½ oz  Valerian Root
½ oz   Sarsaparilla Root
½ oz   Camomile Flowers
½ oz   Mistletoe Leaves
½ oz   Scull Cap.
Will make 2 qrts, brewed twice??
Taken at night and morning.
Grandma Sarah does not state how this tonic is made up, nor is she clear on the dosage. Most of these cures have been handed down by family from a long time ago so, by writing that the above ingredients will make a quantity of 2 quarts of liquid and stating the word Brewed,  I  can only guess that the above Nerve tonic was made up with water and drank as some sort of tea, but I couldn’t be at all sure of this.

Stomach Bottle

½  oz  Sodium bicarbonate

1  oz    Heavy Magnesium Carbonate

1  oz    Calcium Carbonate

2 drms Bismuth Oxycarbonate

Mix well together.

Dosage: teaspoonful in milk after meals.

I don’t advise that you use any of these mixtures today as I’m quite sure there are excellent modern remedies that are probably much safer.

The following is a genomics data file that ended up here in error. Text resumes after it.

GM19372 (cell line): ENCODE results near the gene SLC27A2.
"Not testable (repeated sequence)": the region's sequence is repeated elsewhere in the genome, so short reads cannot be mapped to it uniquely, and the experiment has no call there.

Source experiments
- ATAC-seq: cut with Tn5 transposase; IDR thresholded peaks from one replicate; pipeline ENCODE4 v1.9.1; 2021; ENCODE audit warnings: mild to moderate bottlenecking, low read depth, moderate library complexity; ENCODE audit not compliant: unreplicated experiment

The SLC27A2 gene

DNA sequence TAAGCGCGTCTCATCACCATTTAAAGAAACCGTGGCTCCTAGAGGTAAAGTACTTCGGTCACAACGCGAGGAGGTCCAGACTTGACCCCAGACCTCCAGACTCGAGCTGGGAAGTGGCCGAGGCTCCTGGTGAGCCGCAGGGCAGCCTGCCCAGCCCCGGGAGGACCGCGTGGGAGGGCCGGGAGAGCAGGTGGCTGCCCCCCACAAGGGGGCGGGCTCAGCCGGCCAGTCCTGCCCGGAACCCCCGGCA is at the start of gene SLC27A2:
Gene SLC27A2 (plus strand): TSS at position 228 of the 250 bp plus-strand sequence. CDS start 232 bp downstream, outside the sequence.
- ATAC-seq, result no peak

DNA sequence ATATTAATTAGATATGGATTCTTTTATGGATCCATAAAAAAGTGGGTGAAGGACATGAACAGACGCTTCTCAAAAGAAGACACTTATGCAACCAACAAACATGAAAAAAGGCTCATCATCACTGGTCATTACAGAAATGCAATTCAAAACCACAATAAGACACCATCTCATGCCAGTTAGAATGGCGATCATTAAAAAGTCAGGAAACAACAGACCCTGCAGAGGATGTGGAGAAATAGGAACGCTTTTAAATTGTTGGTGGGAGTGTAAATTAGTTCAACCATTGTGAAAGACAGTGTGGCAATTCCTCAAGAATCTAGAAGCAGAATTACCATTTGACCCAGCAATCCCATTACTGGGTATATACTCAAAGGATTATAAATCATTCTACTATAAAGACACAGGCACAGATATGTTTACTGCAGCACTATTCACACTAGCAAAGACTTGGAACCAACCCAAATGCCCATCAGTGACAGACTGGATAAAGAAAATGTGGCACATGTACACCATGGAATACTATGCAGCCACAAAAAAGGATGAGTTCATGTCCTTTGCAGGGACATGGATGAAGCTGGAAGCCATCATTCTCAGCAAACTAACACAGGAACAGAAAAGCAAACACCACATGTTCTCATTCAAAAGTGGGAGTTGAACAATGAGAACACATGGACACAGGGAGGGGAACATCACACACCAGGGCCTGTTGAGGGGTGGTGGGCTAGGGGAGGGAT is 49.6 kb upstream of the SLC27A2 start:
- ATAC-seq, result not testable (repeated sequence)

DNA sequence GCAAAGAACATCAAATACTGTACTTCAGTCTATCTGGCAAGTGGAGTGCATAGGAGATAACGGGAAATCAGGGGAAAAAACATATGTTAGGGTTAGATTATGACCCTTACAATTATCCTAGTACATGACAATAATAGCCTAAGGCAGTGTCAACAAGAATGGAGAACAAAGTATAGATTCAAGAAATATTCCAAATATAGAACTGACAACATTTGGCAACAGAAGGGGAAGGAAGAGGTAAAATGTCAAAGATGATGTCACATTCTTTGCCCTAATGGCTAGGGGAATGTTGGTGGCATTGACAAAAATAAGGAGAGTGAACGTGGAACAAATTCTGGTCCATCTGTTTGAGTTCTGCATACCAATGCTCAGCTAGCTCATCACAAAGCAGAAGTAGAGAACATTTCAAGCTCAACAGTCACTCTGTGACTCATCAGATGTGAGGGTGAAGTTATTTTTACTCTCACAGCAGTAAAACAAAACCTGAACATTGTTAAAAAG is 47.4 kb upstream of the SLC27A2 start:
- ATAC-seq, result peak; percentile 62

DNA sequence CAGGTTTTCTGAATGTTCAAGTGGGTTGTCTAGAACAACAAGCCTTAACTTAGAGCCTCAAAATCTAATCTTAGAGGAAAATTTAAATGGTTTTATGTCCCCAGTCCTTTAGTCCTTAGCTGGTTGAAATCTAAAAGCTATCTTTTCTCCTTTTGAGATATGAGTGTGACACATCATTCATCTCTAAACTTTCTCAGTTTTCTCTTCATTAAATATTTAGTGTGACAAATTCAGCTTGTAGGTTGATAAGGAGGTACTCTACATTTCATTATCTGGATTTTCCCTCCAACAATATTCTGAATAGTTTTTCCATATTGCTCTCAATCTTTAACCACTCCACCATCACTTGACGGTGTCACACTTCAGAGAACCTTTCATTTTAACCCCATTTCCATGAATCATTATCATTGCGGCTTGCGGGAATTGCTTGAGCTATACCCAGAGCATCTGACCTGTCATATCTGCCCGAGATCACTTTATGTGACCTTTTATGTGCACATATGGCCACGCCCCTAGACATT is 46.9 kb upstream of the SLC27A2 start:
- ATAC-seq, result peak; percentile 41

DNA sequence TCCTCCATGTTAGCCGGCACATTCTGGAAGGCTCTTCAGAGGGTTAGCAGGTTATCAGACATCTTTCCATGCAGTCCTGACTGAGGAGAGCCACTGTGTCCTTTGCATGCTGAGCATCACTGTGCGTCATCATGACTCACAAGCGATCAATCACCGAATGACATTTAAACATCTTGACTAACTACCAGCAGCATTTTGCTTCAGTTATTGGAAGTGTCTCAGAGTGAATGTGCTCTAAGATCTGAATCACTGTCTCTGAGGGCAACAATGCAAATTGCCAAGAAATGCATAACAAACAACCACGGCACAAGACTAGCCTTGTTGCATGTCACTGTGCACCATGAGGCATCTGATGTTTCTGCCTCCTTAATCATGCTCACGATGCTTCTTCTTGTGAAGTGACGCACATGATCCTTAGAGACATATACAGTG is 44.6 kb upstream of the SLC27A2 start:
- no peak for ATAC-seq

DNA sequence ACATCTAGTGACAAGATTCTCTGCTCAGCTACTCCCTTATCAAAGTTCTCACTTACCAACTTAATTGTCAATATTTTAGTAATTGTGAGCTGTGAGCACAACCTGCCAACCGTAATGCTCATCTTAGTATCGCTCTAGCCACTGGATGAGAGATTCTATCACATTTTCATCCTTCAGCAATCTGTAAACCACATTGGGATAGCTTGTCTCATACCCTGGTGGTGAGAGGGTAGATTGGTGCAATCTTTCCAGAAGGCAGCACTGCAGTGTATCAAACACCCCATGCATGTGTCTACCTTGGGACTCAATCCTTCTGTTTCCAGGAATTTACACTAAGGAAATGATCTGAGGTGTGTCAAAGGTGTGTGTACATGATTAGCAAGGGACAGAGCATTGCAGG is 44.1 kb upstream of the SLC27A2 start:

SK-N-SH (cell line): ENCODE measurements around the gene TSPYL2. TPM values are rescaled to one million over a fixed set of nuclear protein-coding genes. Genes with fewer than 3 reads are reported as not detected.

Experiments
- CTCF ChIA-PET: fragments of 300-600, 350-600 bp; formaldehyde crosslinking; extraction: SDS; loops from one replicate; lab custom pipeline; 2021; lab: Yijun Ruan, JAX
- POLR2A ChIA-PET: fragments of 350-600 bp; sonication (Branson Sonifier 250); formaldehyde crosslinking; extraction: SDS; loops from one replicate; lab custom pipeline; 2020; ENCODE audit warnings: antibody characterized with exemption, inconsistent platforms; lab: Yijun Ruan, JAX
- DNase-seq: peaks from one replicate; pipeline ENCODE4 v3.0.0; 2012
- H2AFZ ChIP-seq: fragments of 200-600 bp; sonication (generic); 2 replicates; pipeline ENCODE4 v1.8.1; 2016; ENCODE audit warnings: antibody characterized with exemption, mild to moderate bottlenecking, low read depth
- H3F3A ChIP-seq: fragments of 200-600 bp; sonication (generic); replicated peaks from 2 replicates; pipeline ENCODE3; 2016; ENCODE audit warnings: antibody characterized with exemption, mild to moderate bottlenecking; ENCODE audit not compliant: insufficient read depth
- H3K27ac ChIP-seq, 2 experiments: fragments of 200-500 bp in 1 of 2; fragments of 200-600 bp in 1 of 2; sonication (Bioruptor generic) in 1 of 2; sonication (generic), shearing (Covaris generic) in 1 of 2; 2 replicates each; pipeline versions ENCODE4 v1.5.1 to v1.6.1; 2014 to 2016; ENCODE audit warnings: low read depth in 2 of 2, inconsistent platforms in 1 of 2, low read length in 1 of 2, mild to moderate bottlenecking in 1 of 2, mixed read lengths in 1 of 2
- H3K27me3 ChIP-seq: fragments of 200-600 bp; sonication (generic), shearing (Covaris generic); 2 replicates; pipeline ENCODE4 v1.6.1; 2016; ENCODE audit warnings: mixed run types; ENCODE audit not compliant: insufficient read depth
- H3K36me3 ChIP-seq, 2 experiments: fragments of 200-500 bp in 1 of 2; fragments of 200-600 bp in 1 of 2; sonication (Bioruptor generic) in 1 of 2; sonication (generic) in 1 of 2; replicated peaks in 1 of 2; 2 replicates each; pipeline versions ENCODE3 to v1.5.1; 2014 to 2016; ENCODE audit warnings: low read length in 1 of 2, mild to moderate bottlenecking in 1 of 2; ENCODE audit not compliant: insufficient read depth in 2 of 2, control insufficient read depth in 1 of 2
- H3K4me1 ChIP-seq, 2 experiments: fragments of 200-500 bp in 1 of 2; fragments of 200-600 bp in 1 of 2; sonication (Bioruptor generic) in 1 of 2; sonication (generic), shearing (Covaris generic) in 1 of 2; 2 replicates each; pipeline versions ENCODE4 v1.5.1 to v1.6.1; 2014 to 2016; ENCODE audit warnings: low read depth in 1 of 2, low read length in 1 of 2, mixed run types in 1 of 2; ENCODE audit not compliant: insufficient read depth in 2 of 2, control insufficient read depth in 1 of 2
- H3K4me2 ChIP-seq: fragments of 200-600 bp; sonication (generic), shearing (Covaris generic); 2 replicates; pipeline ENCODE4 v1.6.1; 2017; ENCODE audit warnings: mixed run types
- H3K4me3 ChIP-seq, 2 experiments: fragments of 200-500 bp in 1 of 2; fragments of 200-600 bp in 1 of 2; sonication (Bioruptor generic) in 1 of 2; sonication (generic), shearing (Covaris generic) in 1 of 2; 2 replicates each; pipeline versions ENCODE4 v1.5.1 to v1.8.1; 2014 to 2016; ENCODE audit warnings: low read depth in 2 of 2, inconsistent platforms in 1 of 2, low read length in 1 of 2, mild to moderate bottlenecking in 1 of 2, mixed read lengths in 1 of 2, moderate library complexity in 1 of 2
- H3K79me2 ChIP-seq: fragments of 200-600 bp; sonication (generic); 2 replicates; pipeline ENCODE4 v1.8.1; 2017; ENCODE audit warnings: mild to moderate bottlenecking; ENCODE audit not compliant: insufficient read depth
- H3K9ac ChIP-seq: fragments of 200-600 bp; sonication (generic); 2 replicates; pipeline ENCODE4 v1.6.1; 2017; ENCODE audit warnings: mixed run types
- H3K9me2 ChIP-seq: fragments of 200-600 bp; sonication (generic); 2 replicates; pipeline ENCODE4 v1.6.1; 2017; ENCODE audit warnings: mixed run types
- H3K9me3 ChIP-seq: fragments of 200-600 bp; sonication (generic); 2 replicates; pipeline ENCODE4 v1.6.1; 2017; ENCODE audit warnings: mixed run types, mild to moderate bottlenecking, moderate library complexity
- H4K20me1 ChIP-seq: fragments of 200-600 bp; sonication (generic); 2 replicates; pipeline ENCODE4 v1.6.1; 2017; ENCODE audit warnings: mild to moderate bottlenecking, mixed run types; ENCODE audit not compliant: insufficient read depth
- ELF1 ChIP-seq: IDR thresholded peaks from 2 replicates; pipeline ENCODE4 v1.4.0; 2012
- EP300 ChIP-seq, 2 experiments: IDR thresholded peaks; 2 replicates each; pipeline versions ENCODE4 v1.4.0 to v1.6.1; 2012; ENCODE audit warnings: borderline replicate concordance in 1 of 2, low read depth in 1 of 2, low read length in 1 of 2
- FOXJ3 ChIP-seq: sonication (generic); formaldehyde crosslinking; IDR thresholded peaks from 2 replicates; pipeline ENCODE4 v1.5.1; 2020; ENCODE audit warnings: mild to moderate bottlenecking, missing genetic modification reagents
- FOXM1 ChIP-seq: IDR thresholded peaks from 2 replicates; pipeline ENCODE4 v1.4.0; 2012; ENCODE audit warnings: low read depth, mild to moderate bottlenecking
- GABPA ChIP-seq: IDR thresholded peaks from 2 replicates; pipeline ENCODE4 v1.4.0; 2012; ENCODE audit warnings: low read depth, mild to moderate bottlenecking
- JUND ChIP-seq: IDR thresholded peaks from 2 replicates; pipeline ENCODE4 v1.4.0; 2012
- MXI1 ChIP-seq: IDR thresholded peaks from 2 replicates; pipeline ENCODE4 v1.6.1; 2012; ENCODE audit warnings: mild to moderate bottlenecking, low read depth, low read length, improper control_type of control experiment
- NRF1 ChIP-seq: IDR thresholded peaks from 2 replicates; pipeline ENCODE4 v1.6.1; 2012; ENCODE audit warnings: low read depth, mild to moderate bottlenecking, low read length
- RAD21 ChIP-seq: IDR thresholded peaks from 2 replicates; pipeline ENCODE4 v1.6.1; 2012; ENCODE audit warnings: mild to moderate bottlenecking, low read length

Blood Pressure

I’m not sure whether this medicine is for high or low blood pressure, not only that,  how did people know if they had either?

1 oz Vervain Root
1 oz Valerion
1oz scull cap
1oz mistletoe

Mix together and then divide into 4 equal parts and make up to 1 pint for each part.  Grandma Sarah doesn’t say what the above is mixed with to make up the volume of 1 pint for each part I can only assume it is with water?

Cough Mixture

I do not know the equivalent amount in metric of 2d (two pennorth) of anything would be,  although I can remember buying 2d of sweets as a child. The amount of tuppence (2d) is a unit of what was then known as a shilling, and there were 12 pennies in the old imperial shilling. Therefore 2d would be a ⅙  unit of a shilling. The equivalent financial value of a shilling in today would be 5p.
Cough Mixture.

2d   Oil of aniseed
2d   Peppermint
2d   Laudanum
2d   White vinegar
2oz  Spanish
1lb   Black Treacle.